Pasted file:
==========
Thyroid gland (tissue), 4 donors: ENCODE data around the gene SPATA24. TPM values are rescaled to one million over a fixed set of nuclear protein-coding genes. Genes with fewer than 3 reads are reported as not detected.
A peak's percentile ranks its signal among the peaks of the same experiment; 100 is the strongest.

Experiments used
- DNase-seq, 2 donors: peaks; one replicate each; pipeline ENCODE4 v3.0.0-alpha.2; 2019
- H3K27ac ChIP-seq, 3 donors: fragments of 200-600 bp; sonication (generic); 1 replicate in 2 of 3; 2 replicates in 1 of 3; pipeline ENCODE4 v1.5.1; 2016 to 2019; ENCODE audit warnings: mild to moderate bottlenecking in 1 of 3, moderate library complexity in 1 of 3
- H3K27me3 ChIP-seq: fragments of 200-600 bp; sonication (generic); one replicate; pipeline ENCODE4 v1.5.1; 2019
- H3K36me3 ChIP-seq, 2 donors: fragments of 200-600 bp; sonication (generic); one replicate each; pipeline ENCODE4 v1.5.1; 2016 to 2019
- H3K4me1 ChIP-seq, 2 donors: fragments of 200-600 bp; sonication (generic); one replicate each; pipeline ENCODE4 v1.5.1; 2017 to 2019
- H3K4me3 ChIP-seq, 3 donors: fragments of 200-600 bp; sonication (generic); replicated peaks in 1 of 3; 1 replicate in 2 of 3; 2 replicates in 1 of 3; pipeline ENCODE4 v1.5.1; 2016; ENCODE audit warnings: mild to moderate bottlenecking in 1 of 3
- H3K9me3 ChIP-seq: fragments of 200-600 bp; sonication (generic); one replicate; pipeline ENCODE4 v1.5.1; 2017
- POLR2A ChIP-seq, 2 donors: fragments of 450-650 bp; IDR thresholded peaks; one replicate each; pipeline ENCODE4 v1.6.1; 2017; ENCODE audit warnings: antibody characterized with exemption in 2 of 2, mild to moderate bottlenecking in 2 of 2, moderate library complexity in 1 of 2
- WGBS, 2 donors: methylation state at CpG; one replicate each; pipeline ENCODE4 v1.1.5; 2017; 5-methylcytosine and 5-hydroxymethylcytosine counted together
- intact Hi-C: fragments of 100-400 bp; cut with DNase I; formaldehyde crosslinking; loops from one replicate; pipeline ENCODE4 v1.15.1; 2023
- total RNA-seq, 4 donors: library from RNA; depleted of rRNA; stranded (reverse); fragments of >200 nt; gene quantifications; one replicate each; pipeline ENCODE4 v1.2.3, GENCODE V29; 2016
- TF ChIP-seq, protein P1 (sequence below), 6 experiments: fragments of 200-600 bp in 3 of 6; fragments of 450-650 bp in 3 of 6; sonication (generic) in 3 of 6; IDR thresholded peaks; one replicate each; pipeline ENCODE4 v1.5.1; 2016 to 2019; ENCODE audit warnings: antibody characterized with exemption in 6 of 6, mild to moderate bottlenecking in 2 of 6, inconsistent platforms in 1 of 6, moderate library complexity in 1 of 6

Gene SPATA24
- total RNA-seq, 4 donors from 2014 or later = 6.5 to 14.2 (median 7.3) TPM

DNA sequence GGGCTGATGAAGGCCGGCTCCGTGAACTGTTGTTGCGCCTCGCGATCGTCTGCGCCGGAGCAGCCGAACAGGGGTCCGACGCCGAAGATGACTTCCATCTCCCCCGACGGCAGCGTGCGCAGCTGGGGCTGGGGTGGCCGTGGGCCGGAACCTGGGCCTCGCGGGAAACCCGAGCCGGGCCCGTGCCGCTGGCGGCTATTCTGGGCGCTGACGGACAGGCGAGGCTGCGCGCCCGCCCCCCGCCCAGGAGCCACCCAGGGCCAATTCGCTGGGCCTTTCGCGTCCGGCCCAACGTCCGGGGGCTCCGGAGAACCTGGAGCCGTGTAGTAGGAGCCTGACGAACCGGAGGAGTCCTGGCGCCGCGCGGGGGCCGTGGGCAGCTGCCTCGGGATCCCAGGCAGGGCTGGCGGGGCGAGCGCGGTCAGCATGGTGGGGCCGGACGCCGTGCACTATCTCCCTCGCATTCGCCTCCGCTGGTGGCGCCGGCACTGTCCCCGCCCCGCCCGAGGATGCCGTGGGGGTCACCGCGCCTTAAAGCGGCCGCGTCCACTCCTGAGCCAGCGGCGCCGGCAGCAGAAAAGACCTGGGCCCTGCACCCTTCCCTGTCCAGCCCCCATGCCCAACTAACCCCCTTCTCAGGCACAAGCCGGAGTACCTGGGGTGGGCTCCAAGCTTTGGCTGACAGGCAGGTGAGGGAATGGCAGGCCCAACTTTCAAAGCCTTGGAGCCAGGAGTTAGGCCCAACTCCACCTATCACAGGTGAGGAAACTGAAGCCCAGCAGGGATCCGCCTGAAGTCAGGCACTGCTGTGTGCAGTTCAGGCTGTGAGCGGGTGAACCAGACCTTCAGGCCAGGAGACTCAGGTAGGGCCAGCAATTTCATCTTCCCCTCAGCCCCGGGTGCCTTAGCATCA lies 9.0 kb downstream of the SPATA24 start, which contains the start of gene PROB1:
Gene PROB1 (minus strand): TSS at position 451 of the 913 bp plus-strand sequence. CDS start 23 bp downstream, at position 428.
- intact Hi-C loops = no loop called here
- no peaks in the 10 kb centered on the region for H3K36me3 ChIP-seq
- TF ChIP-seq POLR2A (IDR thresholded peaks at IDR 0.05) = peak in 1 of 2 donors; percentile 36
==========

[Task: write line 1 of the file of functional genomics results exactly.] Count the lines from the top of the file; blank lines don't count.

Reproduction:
Thyroid gland (tissue), 4 donors: ENCODE data around the gene SPATA24. TPM values are rescaled to one million over a fixed set of nuclear protein-coding genes. Genes with fewer than 3 reads are reported as not detected.